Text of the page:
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Corruption Crackdown Costs 1,400 Police Their Jobs in Colombia

FILE - Colombian police officers and soldiers patrol the border between Colombia and Venezuela, in Paraguachon, Colombia, Sept. 9, 2015.

Colombia's national police force has fired more than 1,400 officers over the past 80 days in a crackdown on corruption, the country's top law enforcement official said Wednesday.

The 180,000-strong police force has let go of nearly 18 officers per day since General Jorge Hernando Nieto took over leadership of the organization in February, he told journalists.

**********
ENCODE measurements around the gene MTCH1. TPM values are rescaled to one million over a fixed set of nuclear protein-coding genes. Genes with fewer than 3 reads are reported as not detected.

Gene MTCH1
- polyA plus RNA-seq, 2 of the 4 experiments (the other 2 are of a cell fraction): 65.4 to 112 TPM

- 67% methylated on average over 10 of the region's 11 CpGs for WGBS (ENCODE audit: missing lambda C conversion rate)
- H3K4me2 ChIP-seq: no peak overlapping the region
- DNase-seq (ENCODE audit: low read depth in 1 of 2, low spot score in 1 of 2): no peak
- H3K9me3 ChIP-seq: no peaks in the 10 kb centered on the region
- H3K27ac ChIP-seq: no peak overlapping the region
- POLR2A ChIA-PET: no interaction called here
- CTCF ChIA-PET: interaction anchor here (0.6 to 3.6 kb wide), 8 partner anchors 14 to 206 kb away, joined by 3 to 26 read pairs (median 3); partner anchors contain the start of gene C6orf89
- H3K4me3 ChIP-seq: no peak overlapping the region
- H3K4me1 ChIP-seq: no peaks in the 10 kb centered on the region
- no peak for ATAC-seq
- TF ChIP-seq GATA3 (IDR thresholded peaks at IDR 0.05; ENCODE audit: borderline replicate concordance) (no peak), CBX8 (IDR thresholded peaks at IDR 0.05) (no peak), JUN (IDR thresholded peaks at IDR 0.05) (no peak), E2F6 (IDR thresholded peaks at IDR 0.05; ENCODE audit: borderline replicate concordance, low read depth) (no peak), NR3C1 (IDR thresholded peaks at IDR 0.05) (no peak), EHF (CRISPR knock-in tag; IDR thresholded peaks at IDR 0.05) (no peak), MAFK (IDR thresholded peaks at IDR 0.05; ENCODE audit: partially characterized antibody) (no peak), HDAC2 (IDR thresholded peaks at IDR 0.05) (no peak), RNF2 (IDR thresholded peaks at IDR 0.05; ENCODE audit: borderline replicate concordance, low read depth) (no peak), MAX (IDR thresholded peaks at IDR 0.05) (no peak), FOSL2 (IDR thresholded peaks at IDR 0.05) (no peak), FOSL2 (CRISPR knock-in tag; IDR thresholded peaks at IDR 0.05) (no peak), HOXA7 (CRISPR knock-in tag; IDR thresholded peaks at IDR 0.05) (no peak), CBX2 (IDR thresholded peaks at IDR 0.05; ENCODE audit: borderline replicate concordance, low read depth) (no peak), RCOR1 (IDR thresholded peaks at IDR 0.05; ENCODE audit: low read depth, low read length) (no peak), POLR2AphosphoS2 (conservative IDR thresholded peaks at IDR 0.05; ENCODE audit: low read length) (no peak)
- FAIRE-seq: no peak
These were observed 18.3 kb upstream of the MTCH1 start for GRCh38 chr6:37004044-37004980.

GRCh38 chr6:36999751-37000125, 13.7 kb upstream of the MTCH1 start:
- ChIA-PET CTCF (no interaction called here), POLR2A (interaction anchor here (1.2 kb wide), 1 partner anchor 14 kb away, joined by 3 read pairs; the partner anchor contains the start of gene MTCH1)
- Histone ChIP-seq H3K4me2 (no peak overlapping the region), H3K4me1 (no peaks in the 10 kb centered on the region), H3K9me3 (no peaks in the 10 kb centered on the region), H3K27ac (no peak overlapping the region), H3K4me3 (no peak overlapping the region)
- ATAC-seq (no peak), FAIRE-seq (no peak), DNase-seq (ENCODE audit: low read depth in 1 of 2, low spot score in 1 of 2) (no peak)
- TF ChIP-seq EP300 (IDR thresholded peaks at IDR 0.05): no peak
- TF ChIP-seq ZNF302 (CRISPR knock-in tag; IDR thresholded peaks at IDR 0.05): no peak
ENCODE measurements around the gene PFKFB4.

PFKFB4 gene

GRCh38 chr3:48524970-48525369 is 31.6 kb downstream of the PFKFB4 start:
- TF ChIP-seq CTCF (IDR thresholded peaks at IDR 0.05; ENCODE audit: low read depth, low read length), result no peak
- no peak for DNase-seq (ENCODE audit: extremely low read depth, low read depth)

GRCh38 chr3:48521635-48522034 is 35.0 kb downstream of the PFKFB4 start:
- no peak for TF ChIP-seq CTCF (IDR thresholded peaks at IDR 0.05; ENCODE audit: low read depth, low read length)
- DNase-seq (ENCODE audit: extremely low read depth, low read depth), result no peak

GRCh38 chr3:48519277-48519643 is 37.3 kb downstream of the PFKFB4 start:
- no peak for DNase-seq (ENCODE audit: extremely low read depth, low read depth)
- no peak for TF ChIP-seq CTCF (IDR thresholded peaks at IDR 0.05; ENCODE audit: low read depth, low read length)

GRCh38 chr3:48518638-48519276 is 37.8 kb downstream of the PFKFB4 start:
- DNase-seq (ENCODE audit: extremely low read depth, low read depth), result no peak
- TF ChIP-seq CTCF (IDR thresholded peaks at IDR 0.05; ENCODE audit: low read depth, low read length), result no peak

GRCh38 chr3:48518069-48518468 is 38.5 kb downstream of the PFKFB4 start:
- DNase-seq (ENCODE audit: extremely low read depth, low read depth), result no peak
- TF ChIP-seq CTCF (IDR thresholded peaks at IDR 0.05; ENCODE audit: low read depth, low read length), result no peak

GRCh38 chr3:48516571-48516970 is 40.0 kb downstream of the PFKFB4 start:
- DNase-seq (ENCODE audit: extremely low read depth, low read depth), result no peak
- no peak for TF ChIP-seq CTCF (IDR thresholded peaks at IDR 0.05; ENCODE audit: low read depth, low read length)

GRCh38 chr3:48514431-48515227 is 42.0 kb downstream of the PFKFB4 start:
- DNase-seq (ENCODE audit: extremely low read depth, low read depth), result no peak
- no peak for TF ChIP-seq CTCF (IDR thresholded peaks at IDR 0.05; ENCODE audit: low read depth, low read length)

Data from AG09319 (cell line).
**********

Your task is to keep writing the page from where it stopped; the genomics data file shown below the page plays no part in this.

The dismissals are part of a "zero tolerance for corruption" plan, Nieto said, as the force seeks to improve its public image after recent scandals, including one connecting high-level officials to a prostitution ring.

Almost 400 officers were removed from their posts because of corruption cases — everything from participating drug trafficking to taking bribes. Others are under investigation for disciplinary issues, administrative failures or other reasons, Nieto said.

Colombia's police are key players in the fight against the country's leftist rebel groups and violent crime gangs, founded by remnants of right-wing paramilitary groups.